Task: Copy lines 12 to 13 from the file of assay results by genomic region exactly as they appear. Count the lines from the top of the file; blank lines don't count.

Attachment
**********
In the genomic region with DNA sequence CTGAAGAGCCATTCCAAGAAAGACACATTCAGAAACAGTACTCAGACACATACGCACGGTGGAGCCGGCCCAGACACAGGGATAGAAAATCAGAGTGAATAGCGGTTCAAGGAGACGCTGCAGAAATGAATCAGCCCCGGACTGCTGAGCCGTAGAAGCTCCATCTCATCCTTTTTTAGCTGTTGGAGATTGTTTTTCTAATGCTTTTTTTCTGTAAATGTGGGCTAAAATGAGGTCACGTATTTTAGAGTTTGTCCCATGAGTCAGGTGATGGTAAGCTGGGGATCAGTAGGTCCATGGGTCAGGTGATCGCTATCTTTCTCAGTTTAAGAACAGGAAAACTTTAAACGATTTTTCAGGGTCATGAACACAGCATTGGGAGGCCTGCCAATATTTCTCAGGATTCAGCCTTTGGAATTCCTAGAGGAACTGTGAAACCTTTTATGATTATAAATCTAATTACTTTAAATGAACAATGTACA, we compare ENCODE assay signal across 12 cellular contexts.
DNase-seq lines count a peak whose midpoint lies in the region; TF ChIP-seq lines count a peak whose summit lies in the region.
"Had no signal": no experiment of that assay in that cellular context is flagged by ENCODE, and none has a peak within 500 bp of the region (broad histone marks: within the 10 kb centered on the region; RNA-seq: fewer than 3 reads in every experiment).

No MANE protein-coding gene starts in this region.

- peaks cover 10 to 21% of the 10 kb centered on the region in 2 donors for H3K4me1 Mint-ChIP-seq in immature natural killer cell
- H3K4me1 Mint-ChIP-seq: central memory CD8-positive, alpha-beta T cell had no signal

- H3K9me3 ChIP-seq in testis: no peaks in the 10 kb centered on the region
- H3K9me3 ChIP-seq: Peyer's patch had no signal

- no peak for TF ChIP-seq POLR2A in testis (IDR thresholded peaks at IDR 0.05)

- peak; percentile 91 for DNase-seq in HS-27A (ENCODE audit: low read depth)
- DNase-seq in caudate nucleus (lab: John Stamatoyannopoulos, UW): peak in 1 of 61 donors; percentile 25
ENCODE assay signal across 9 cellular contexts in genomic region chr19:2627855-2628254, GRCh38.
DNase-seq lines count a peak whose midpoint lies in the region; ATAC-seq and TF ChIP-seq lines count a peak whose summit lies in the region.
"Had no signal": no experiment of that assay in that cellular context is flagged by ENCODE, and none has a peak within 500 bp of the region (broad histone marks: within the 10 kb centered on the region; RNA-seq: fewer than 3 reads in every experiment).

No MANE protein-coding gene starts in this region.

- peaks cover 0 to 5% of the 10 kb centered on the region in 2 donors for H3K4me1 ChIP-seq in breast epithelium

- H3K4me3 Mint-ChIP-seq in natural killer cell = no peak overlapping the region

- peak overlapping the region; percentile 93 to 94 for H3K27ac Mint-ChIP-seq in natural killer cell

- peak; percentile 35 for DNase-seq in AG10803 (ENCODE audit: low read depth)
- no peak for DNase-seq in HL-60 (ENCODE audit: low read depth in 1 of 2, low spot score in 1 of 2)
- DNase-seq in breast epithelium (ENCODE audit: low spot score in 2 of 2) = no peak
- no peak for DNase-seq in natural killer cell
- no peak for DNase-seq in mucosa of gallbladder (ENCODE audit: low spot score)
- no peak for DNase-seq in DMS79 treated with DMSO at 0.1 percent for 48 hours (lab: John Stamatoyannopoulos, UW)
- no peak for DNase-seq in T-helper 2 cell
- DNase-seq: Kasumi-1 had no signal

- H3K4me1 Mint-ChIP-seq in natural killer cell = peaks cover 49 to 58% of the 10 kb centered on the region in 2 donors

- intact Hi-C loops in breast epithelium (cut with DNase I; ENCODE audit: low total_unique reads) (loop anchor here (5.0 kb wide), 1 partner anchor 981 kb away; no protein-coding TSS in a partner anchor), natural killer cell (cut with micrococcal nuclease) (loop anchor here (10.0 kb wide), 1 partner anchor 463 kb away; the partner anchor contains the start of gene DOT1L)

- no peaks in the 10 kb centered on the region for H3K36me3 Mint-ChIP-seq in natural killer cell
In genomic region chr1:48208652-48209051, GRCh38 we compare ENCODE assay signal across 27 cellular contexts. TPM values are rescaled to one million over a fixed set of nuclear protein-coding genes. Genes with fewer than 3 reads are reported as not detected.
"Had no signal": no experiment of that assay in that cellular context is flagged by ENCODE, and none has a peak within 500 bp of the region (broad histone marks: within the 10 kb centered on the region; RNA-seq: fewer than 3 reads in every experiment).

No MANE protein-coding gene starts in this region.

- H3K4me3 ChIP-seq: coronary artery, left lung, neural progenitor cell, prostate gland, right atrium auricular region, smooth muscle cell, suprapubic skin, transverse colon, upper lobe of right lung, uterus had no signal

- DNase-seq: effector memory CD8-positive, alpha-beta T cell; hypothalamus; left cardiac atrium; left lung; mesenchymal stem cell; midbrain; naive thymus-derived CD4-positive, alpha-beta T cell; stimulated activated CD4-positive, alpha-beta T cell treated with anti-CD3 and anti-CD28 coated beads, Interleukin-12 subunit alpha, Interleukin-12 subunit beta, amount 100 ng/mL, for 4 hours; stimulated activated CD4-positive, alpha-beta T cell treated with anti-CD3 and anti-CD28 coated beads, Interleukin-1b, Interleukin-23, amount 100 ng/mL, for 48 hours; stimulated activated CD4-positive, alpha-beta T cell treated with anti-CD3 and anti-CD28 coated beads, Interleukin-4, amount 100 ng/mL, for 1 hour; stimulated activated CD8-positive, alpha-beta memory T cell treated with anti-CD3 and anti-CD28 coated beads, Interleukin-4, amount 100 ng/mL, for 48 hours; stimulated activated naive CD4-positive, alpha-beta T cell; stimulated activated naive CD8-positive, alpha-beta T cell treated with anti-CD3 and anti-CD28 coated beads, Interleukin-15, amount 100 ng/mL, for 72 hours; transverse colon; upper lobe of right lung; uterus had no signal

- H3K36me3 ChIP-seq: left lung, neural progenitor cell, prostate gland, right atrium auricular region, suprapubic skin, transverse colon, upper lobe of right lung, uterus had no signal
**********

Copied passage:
ENCODE assay signal across 9 cellular contexts in genomic region chr19:2627855-2628254, GRCh38.
DNase-seq lines count a peak whose midpoint lies in the region; ATAC-seq and TF ChIP-seq lines count a peak whose summit lies in the region.